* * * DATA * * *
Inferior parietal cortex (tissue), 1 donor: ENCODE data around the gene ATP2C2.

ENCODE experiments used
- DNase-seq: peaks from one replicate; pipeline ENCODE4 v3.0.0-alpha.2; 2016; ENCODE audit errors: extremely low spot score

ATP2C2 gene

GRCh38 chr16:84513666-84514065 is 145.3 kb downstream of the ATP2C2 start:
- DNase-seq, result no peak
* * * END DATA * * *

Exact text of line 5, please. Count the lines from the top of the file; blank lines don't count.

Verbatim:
GRCh38 chr16:84513666-84514065 is 145.3 kb downstream of the ATP2C2 start: